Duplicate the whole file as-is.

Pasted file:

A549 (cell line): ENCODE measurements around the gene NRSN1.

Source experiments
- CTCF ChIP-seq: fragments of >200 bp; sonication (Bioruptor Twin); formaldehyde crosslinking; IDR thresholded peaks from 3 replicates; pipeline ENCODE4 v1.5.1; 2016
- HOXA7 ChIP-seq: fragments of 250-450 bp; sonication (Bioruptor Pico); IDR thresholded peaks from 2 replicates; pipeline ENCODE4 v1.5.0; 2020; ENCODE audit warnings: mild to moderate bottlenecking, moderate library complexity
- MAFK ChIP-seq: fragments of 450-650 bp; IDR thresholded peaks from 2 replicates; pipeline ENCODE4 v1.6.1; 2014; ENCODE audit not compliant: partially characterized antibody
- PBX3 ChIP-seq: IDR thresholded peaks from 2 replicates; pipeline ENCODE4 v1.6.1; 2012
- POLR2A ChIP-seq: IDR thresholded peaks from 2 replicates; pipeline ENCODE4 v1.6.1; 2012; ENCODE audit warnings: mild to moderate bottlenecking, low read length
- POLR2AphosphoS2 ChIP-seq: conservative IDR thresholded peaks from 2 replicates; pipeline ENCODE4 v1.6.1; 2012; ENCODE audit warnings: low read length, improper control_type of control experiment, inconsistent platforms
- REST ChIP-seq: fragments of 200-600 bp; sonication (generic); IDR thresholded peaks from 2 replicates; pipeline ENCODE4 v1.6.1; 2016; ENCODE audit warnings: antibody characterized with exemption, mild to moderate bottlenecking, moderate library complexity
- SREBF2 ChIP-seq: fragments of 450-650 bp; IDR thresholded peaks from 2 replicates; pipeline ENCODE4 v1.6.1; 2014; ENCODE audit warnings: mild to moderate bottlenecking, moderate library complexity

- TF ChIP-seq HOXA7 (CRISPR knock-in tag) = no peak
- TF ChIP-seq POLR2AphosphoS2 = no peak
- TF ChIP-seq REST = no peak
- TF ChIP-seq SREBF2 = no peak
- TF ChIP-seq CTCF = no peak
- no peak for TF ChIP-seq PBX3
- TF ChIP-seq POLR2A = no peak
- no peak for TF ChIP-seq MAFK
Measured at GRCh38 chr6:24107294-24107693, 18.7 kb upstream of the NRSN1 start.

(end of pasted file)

A549 (cell line): ENCODE measurements around the gene NRSN1.

Source experiments
- CTCF ChIP-seq: fragments of >200 bp; sonication (Bioruptor Twin); formaldehyde crosslinking; IDR thresholded peaks from 3 replicates; pipeline ENCODE4 v1.5.1; 2016
- HOXA7 ChIP-seq: fragments of 250-450 bp; sonication (Bioruptor Pico); IDR thresholded peaks from 2 replicates; pipeline ENCODE4 v1.5.0; 2020; ENCODE audit warnings: mild to moderate bottlenecking, moderate library complexity
- MAFK ChIP-seq: fragments of 450-650 bp; IDR thresholded peaks from 2 replicates; pipeline ENCODE4 v1.6.1; 2014; ENCODE audit not compliant: partially characterized antibody
- PBX3 ChIP-seq: IDR thresholded peaks from 2 replicates; pipeline ENCODE4 v1.6.1; 2012
- POLR2A ChIP-seq: IDR thresholded peaks from 2 replicates; pipeline ENCODE4 v1.6.1; 2012; ENCODE audit warnings: mild to moderate bottlenecking, low read length
- POLR2AphosphoS2 ChIP-seq: conservative IDR thresholded peaks from 2 replicates; pipeline ENCODE4 v1.6.1; 2012; ENCODE audit warnings: low read length, improper control_type of control experiment, inconsistent platforms
- REST ChIP-seq: fragments of 200-600 bp; sonication (generic); IDR thresholded peaks from 2 replicates; pipeline ENCODE4 v1.6.1; 2016; ENCODE audit warnings: antibody characterized with exemption, mild to moderate bottlenecking, moderate library complexity
- SREBF2 ChIP-seq: fragments of 450-650 bp; IDR thresholded peaks from 2 replicates; pipeline ENCODE4 v1.6.1; 2014; ENCODE audit warnings: mild to moderate bottlenecking, moderate library complexity

- TF ChIP-seq HOXA7 (CRISPR knock-in tag) = no peak
- TF ChIP-seq POLR2AphosphoS2 = no peak
- TF ChIP-seq REST = no peak
- TF ChIP-seq SREBF2 = no peak
- TF ChIP-seq CTCF = no peak
- no peak for TF ChIP-seq PBX3
- TF ChIP-seq POLR2A = no peak
- no peak for TF ChIP-seq MAFK
Measured at GRCh38 chr6:24107294-24107693, 18.7 kb upstream of the NRSN1 start.